- Chop up 1 large onion, 4 celery stalks, and 4 to 6 green chili peppers; add them to the beans.
- Place the shredded, cooked chicken on top of the vegetables.
- Measure the broth from boiling the chicken; add water to make the total liquid equal 5 cups.
- Mix one-eighth to one-quarter teaspoon red pepper, 2 teaspoons cumin, 1 tablespoon cilantro, 1 bay leaf, and 1 cup commercial sour cream into the liquid; pour everything into the slow cooker.
- Cook on high for 6 to 8 hours (or on low for 10 to 12 hours).
Barbeque is a dish that requires long, slow cooking. But you don't need to sweat over the hot coals of a barbeque pit. This version cooks neatly on your kitchen counter and handles its own basting.
Barbeque Pulled Chicken Recipe
Stir the following together in your slow cooker liner:
- 1 8-ounce can of low-sodium or "no salt added" tomato sauce
- 1 4-ounce can of chopped green chilies, drained
- 3 tablespoons of cider vinegar
- 2 tablespoons of honey
- 1 tablespoon of sweet or smoked paprika
- 1 tablespoon of tomato paste
- 1 tablespoon of Worcestershire sauce
- 2 teaspoons of dry mustard
- 1 teaspoon of ground chipotle chili
- 1/2 teaspoon of salt
When that mixture is smooth, stir in:
- 2 1/2 pounds of boneless, skinless chicken thighs, trimmed of fat
- 1 finely chopped onion
- 1 clove of garlic, minced
Cover and cook on low for five hours, or until the chicken is tender enough to pull apart. Remove the chicken to a plate and shred with two forks. Stir the shredded chicken back into the slow cooker. Spoon onto buns and feed your hungry crew!
This saucy pork stew takes a little extra effort, but it's worth it. Serve over rice and add a dollop of sour cream and a sprinkling of extra cilantro to the top.
Slow Cooker Braised Pork with Salsa Recipe
- Trim the visible fat from a 3-pound, boneless pork shoulder or butt.
- Cut into bite-size cubes, removing and discarding additional fat as you go.
- Rinse the pork pieces in cold water and place them into the slow cooker liner; turn the slow cooker to high to begin cooking the pork as you prepare the remaining ingredients.
In a sauce pan, combine:
- 1 1/2 cups of commercial tomatillo salsa (also called salsa verde or green salsa)
- 1 3/4 cups of reduced sodium chicken broth
- 1 thinly-sliced onion
- 1 teaspoon of cumin seeds or ground cumin
Bring this mixture to a boil over high heat, and then pour it over the pork in the slow cooker. Slice three plum tomatoes and gently stir them into the pork. Cover and cook on high for six to seven hours.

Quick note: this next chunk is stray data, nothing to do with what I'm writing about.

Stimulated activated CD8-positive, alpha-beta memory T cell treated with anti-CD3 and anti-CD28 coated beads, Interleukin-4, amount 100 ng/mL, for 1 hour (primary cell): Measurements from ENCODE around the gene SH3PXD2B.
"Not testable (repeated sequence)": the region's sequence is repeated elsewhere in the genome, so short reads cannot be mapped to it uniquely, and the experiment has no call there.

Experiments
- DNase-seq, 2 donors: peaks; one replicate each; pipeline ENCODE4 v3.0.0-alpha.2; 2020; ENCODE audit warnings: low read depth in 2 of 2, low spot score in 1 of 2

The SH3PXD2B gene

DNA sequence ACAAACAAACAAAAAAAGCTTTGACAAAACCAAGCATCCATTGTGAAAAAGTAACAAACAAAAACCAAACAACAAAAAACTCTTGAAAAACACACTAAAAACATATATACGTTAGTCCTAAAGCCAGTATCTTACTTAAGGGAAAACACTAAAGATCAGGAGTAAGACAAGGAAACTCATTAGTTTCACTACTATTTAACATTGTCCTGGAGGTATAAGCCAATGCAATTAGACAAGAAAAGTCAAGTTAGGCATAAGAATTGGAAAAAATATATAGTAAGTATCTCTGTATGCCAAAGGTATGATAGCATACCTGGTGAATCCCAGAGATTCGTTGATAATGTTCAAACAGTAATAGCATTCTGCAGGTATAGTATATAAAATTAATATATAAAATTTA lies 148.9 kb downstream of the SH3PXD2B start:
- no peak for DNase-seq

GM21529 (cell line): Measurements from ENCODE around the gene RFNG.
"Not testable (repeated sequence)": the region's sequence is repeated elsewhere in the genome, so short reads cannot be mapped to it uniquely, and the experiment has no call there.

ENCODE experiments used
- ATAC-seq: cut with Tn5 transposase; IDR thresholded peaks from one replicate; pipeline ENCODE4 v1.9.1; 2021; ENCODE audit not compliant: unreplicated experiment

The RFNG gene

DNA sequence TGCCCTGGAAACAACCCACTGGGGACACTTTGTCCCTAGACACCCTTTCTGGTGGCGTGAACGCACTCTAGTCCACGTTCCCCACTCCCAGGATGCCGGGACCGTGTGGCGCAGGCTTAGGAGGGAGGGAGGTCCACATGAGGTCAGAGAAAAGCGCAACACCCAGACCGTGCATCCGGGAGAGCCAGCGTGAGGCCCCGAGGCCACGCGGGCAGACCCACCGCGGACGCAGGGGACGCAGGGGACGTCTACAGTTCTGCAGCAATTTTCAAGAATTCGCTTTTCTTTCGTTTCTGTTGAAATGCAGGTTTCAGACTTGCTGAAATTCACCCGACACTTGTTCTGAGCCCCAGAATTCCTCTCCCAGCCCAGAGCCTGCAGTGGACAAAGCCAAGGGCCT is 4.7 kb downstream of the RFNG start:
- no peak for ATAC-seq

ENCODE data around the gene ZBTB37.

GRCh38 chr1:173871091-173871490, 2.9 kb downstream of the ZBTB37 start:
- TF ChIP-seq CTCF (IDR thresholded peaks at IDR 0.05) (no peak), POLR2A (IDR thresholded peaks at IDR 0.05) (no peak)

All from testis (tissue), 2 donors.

When the pork is tender enough to pull apart, spoon it into a large bowl with a slotted spoon. Cover it and keep it warm. Transfer the sauce and vegetables to a large skillet. Skim off and discard the fat, and then bring the sauce to a boil over high heat, removing any froth from time to time. Boil gently for about 20 minutes to thicken and intensify flavors.
Stir the cooked pork and a quarter cup of chopped cilantro into the sauce in the skillet. Heat through before serving, and then you're ready to enjoy!
Looking for tips for creating flavorful low-sodium meals? Visit TLC Cooking to find 5 tips for creating flavorful low-sodium meals.
- American Heart Association. American Heart Association Low-Salt Cookbook, 3rd Edition. New York: Clarkson Potter/Publishers, 2006.
- Bunn, Dawn Sabino, and Steve Kolich. "White Chicken Chili." Family recipe, revised 2010.
- EatingWell.com. "Barbeque Pulled Chicken." TLC Cooking. (Nov. 1, 2010) https://recipes.howstuffworks.com/barbecue-pulled-chicken-recipe.htm
- EatingWell.com. "Slow-Cooker Braised Pork with Salsa." TLC Cooking. (Nov. 1, 2010) https://recipes.howstuffworks.com/slow-cooker-braised-pork-salsa-recipe.htm
- Good, Phyllis Pellman, with American Diabetes Association. Fix-It and Forget-It Diabetic Cookbook. Intercourse, PA: Good Books, 2005.
- Kroger, Keith Bridge Commons, Cumming, GA. Product comparisons. (Oct. 28, 2010)
- Publix, Hammonds Crossing, Cumming, GA. Product comparisons. (Oct. 28, 2010)
- Shames, Tammy Lakatos, R.D., and Lyssie Lakatos, R.D. The Secret to Skinny: How Salt Makes You Fat and the 4-Week Plan to Drop a Size and Get Healthier with Simple Low-Sodium Swaps. Deerfield Beach, FL: Health Communications, Inc., 2009.